Hyperthyroidism, also known as “overactive thyroid”, is a condition where the thyroid gland makes too much thyroid for what your body actually needs. This will alter the body’s organ functions and generally push them to work too intensely (1).
What Is The Thyroid?
The thyroid is a small gland located in the front of the neck. It makes thyroid hormones that can help control how your body uses energy. Since every part of the body uses energy, thyroid hormone plays an important role in the function of almost every organ, including the heart, brain, liver, kidneys, and skin (1,2).
General Overactive Thyroid Symptoms
- Nervousness or anxiety
- Weight loss
- Trouble sleeping
- Low tolerance to heat
- Enlarged thyroid gland
Gastrointestinal And Urinary Symptoms
- Frequent bowel movements
- Mild renal damage
- Fast heart rate (tachycardia)
What causes hyperthyroidism?
The most common cause of hyperthyroidism is Grave’s Disease. It is an autoimmune disorder where the thyroid is attacked by your immune cells and is stimulated to produce too much thyroid hormone (1,2).
Overactive thyroid nodules
Nodules are lumps in the thyroid that are generally benign and not cancerous. However, if the nodules are overactive, as in the case of a single toxic nodule or a toxic multinodular goiter, these can lead to too much thyroid hormone in the circulation (1).
The thyroid gland usually makes enough hormone to send out into the body, plus enough to store. Thyroiditis is a condition where an infection can cause the thyroid gland to leak out the thyroid hormone that it normally stores, raising thyroid hormone levels in the bloodstream (1,2).
Too much iodine
The thyroid gland needs iodine to make thyroid hormone. Having too much iodine in the diet can cause or worsen hyperthyroidism in an already susceptible gland.
Do I Have Hyperthyroidism?
Since the symptoms of hyperthyroidism can potentially overlap with hypothyroidism, other endocrine diseases, or even non-endocrine causes, the best way to know if you have hyperthyroidism is to visit your primary care physician or an endocrinologist. By reviewing your blood work and listening to your history, they can accurately diagnose and recommend a plan of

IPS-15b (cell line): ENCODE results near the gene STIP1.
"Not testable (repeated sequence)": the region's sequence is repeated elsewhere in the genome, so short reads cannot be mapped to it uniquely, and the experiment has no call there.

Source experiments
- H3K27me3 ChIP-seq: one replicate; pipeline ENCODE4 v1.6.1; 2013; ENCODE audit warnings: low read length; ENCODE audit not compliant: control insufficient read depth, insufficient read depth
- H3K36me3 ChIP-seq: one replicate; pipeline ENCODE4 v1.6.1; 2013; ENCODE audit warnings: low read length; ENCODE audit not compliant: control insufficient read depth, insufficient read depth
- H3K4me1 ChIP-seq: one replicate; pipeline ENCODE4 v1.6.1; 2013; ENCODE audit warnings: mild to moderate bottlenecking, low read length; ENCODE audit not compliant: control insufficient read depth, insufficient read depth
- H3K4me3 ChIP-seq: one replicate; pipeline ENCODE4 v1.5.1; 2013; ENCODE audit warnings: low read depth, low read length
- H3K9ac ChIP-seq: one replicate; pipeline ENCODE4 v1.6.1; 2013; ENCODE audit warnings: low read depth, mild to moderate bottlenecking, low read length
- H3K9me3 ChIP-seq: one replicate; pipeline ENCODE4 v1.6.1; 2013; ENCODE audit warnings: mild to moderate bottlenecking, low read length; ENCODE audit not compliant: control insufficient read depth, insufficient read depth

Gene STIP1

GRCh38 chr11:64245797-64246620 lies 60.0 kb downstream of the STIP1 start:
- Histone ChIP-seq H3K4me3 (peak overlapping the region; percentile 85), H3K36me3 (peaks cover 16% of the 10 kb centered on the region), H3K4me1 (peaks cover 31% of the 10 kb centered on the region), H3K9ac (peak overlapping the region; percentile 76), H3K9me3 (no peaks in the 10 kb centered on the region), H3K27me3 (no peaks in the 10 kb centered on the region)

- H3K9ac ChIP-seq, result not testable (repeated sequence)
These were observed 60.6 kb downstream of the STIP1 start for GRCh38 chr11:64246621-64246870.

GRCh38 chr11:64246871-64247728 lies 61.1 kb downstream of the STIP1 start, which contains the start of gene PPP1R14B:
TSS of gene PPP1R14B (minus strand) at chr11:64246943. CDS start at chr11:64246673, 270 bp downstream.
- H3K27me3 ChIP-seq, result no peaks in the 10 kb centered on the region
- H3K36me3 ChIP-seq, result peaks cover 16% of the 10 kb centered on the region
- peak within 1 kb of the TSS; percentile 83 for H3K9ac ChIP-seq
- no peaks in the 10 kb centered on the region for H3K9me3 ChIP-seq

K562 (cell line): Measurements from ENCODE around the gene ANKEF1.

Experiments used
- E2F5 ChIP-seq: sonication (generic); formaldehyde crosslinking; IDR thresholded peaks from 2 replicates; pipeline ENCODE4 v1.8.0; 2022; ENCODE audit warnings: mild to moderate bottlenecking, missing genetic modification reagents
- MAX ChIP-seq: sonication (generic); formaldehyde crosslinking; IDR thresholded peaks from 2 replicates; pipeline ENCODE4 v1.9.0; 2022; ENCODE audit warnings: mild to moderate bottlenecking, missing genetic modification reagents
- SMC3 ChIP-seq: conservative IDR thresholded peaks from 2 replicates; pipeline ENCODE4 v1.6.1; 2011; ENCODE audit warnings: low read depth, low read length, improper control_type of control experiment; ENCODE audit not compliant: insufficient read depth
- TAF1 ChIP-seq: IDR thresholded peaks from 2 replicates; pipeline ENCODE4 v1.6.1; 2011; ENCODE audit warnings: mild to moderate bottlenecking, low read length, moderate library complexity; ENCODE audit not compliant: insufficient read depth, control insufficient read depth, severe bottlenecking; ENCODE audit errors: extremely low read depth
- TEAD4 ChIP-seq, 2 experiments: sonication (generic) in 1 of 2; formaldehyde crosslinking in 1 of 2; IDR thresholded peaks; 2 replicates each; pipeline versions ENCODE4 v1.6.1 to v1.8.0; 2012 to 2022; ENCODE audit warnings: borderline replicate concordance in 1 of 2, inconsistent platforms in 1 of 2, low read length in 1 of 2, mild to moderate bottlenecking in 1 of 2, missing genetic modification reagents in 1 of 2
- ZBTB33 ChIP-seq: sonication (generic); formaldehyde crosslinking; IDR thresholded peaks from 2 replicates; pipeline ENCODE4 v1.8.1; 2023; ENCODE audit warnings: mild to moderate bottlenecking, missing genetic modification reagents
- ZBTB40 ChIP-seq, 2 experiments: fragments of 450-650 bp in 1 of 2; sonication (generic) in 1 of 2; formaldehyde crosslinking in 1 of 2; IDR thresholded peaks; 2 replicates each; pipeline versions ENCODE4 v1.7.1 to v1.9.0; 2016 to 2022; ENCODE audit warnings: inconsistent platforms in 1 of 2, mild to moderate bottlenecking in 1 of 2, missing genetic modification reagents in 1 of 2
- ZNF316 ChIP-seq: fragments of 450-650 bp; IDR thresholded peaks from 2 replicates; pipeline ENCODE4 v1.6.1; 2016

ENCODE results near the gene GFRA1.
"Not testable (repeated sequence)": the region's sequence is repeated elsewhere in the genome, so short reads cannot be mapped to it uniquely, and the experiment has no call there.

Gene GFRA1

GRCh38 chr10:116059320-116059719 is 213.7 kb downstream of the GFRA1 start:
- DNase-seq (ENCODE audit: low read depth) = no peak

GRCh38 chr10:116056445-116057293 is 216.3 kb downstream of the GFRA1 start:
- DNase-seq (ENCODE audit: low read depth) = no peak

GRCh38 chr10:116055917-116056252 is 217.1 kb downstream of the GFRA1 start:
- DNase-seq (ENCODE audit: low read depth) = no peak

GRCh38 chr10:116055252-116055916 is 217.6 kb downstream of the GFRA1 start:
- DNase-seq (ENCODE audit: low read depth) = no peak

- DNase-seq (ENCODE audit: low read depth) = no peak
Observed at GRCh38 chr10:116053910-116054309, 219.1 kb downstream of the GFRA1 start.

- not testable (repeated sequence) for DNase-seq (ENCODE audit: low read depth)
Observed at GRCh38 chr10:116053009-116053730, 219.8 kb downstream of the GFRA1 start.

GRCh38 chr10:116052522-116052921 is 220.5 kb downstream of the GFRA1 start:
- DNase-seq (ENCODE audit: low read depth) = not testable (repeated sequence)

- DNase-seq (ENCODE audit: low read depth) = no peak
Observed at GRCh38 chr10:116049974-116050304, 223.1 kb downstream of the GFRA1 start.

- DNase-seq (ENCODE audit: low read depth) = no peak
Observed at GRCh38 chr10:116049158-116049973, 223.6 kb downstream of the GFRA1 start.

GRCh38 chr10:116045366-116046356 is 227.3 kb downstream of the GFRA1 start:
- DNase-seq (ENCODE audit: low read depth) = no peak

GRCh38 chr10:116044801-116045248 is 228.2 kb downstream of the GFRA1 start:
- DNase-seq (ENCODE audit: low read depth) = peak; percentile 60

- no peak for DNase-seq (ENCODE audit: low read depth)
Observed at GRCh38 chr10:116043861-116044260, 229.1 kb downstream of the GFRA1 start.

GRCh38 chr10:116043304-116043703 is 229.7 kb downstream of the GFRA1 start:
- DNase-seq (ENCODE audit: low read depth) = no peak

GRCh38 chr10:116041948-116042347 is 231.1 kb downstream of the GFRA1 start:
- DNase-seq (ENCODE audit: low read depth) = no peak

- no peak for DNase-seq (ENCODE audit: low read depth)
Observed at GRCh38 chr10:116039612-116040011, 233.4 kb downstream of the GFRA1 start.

care or follow-up.
What blood work is needed to test for hyperthyroidism?
TSH (thyroid stimulating hormone)
TSH is a stimulating hormone released by the pituitary gland. It binds to your thyroid cells and stimulates it to release thyroid hormone. If TSH levels are low, it could (in combination with a high thyroid hormone level) indicate hyperthyroidism since high thyroid hormone levels will cause the pituitary to release less TSH (2).
T4 and T3
T4 and T3 are your thyroid hormones. T4 is the one that is primarily checked, and if its levels are abnormally raised*, it indicates hyperthyroidism (2). It is important to note that since the “normal” levels of T3 and T4 fall in a very wide range, individuals can have varying definitions of what a “normal” or “abnormal” level is for them.
TSH Receptor Antibodies
Thyroid stimulating immunoglobulin (TSI) is the specific TSH receptor antibody that sticks to thyroid cell receptors and activates them, causing hyperthyroidism in Grave’s Disease. If there are elevated levels of TSH receptor antibodies present in the bloodstream, specifically TSIs, this turns on the thyroid and causes it to grow and secrete too much thyroid hormone.
Hyperthyroidism is treated differently in each individual, depending on the cause and severity. Your primary care physician or endocrinologist will obtain your medical history, blood tests and thyroid imaging to recommend a plan of care.
Thyroidectomy is a surgery that can be partial (removing a part of the thyroid) or total (removing the whole thyroid).
Medications such as methimazole or propylthiouracil can be administered to block the thyroid gland’s ability to make new hormones.
Radioactive iodine can be administered orally as a small capsule. Since the thyroid needs iodine to make more thyroid hormone, it takes up this oral iodine laced with radioactivity, which then destroys the cells that take it up and prevents them from making more hormone.
3. Sönmez E, Bulur O, Ertugrul DT, Sahin K, Beyan E, Dal K. Hyperthyroidism influences renal function.
Endocrine. 2019 Jul;65(1):144-148. doi: 10.1007/s12020-019-01903-2. Epub 2019 Mar 23. PMID:
4. Reid JR, Wheeler SF. Hyperthyroidism: diagnosis and treatment. Am Fam Physician. 2005 Aug
15;72(4):623-30. PMID: 16127951.
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